Spencer: [00:13:12] Yeah, it’s a, it’s a great question. So initially, when you’re doing like the, I think you mentioned like foot in the door, that initial project. That, that my entire goal with that is like, how, how do I craft a, uh, like some sort of quick wins strategy engagement?
And then we’re talking like two weeks, right? It’s usually very easy. It’s either like they’re going to probably pay up within two weeks and sign, or I’m going to chase them for months and never hear back. Um, it’s only that middle, you know, when you get like that three-month close or six-month close, where… Those are in my experience, usually always tied to these huge, mega, you’re trying to sell the retainer upfront.
You’re trying to sell the six-figure seven-figure project right off the bat. And those, of course that takes months and months to close because that’s huge. But it’s a much smaller… it, the idea is that they can make that decision in a few weeks or on the spot.
Jason: [00:14:05] Exactly.
Spencer: [00:14:06] Then we’ll typically go through a process that’s about three months. If we’re going to do a project like a website build or a relaunch I’m shooting for about three months. There are three or four months. And then after that, I’m looking to close a 12 month retainer on the back of it. So really it it’s actually fairly accelerated.
And usually, once we get past that initial project, that the foot in the door and then ladder it into a larger project. Then by that point, they’ve gone through two projects with us, essentially. There’s a lot of momentum behind the relationship… they’re, they’re in a position where they’re liking what they see.
And so then when you’re like, yeah, let’s just keep working together. Like we’ve all these things that we’ve been talking about, the strategic roadmaps we just need to now do that work. And so it just makes the, the retainer conversation very, very easy.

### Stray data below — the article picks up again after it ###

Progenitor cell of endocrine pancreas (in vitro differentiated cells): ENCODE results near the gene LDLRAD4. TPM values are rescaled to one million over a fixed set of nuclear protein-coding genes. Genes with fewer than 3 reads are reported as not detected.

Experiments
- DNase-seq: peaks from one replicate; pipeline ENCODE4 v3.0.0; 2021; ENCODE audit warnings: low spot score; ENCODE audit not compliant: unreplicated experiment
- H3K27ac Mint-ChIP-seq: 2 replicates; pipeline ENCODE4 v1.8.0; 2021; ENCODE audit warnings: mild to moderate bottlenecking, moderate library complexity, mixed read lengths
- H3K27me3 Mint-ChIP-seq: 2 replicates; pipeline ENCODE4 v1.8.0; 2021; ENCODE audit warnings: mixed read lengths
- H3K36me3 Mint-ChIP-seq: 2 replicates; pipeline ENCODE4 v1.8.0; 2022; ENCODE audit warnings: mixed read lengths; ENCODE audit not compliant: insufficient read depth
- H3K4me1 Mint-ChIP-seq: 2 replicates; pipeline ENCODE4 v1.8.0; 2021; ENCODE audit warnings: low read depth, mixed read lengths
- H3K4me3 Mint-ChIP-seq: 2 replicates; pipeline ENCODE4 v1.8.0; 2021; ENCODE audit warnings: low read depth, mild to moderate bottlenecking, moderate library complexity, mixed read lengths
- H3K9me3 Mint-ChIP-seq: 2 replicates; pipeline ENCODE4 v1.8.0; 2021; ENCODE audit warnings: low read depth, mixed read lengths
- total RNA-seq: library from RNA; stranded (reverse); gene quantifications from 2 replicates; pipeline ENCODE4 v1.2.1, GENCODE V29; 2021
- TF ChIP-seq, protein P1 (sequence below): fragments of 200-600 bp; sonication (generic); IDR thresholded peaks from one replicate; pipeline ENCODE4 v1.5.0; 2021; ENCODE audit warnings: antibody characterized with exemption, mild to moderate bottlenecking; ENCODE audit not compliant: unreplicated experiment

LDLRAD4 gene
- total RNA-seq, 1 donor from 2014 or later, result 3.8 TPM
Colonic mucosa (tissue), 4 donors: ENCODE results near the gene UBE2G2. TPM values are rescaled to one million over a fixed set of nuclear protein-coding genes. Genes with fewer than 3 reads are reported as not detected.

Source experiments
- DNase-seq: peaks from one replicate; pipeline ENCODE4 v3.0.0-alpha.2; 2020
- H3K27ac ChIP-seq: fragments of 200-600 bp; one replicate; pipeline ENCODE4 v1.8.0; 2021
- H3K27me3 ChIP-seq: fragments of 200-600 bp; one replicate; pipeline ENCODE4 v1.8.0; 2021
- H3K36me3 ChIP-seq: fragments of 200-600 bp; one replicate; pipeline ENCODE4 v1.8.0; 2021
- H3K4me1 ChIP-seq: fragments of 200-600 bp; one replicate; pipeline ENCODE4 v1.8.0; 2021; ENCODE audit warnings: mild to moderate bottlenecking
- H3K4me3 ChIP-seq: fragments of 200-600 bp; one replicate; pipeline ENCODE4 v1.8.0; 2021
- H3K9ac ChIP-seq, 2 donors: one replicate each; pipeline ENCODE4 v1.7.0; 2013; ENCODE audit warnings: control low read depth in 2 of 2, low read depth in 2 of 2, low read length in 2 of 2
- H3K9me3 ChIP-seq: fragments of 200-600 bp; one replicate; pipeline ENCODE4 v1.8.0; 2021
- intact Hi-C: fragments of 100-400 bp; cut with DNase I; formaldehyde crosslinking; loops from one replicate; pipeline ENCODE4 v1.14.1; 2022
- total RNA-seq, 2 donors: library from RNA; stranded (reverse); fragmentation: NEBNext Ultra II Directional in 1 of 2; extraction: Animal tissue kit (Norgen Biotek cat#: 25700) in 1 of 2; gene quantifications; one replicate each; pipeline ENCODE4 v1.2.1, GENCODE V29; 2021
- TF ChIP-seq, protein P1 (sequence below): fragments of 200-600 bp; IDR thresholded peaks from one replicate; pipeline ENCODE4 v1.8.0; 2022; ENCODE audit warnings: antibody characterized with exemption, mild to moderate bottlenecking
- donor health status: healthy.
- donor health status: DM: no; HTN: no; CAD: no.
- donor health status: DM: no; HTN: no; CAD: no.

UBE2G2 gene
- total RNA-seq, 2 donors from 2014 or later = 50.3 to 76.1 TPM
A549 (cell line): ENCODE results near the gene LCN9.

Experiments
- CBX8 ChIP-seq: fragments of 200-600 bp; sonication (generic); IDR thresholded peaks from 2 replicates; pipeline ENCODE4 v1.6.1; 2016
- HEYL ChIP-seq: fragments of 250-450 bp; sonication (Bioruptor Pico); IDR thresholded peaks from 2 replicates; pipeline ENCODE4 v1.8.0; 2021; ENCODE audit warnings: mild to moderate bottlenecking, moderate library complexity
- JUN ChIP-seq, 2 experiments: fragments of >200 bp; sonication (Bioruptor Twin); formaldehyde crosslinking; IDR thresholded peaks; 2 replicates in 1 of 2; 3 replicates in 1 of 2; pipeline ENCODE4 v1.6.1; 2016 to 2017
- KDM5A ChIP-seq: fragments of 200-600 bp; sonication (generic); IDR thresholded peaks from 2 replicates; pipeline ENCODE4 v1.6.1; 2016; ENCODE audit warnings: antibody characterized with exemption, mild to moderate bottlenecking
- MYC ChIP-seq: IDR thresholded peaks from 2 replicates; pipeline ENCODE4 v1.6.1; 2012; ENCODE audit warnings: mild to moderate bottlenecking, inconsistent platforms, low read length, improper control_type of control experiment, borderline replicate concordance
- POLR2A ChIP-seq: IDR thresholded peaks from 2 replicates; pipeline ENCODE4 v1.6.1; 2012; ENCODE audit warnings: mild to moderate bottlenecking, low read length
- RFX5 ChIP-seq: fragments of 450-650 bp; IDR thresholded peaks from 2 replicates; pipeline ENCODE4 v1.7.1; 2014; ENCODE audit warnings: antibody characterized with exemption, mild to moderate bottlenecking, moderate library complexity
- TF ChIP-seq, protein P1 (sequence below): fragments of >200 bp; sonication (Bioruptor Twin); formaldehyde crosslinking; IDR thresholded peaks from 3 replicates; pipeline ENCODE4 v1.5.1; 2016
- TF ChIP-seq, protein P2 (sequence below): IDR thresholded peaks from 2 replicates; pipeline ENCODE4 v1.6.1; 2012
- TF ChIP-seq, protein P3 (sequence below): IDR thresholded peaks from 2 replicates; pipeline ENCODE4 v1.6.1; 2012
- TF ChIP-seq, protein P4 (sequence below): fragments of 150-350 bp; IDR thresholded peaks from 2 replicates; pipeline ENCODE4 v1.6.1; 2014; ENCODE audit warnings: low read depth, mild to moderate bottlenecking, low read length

Jason: [00:15:02] Yeah. Well, I mean, you build trust, you made it an easier decision.
And then you’re building trust as you show them little wins, you show them the plan. You know, one of the things I always told people is people chose us because we made it easy for them to choose us. We explained exactly how our process worked rather than hiding or stra… or secret strategy soft… You know, like all this super-secret shit.
And then, you know, we did a little commitment on their end. And we also too, we were evaluating them and we let them know we were evaluating them. Just kind of like you, like, if people are wanting to go right to the retainer. Yes, that’s exciting. But it’s also should be a red flag. Do you really want to commit to someone for 12 months and be miserable?
You know, you gotta, you know, we, uh, and, and I can’t tell you how many members in the mastermind I chat with that, uh. You know, in the very beginning when they join… There’s so many clients that they need to get rid of because they’re not profitable or they’re a pain in the ass and it’s an easy… And we walk them through our offering ladder and the foot in the door and all of this.